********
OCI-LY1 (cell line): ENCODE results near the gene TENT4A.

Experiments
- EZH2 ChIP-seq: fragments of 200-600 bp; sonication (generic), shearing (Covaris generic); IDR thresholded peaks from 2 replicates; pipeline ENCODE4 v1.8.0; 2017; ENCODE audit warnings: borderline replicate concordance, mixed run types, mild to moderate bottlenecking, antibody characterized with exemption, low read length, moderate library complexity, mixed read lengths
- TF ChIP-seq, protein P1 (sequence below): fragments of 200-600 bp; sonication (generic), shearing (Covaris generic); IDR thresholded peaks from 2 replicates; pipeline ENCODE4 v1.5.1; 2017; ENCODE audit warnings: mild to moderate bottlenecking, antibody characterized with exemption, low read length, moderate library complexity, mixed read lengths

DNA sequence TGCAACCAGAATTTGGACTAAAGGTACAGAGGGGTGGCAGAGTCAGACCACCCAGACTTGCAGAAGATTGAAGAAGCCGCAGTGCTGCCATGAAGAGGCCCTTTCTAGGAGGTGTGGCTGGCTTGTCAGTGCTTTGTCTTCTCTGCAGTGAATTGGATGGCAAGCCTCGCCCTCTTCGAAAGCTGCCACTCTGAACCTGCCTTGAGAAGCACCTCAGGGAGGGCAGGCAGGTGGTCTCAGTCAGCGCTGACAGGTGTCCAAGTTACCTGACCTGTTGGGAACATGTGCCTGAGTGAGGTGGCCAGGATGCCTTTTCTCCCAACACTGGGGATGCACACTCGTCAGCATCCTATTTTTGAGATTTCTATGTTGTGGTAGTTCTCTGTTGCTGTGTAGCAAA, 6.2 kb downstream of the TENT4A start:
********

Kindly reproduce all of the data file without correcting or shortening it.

OCI-LY1 (cell line): ENCODE results near the gene TENT4A.

Experiments
- EZH2 ChIP-seq: fragments of 200-600 bp; sonication (generic), shearing (Covaris generic); IDR thresholded peaks from 2 replicates; pipeline ENCODE4 v1.8.0; 2017; ENCODE audit warnings: borderline replicate concordance, mixed run types, mild to moderate bottlenecking, antibody characterized with exemption, low read length, moderate library complexity, mixed read lengths
- TF ChIP-seq, protein P1 (sequence below): fragments of 200-600 bp; sonication (generic), shearing (Covaris generic); IDR thresholded peaks from 2 replicates; pipeline ENCODE4 v1.5.1; 2017; ENCODE audit warnings: mild to moderate bottlenecking, antibody characterized with exemption, low read length, moderate library complexity, mixed read lengths

DNA sequence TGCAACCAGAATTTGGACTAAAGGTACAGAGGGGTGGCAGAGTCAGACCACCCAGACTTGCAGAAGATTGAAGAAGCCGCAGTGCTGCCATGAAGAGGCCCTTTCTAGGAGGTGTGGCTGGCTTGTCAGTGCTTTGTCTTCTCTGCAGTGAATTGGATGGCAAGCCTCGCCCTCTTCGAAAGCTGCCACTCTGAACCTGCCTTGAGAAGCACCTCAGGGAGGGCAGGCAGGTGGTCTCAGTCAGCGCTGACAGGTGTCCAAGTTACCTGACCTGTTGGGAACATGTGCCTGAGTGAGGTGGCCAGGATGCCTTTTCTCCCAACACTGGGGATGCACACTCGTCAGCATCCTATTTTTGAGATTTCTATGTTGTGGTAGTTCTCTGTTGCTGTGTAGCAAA, 6.2 kb downstream of the TENT4A start: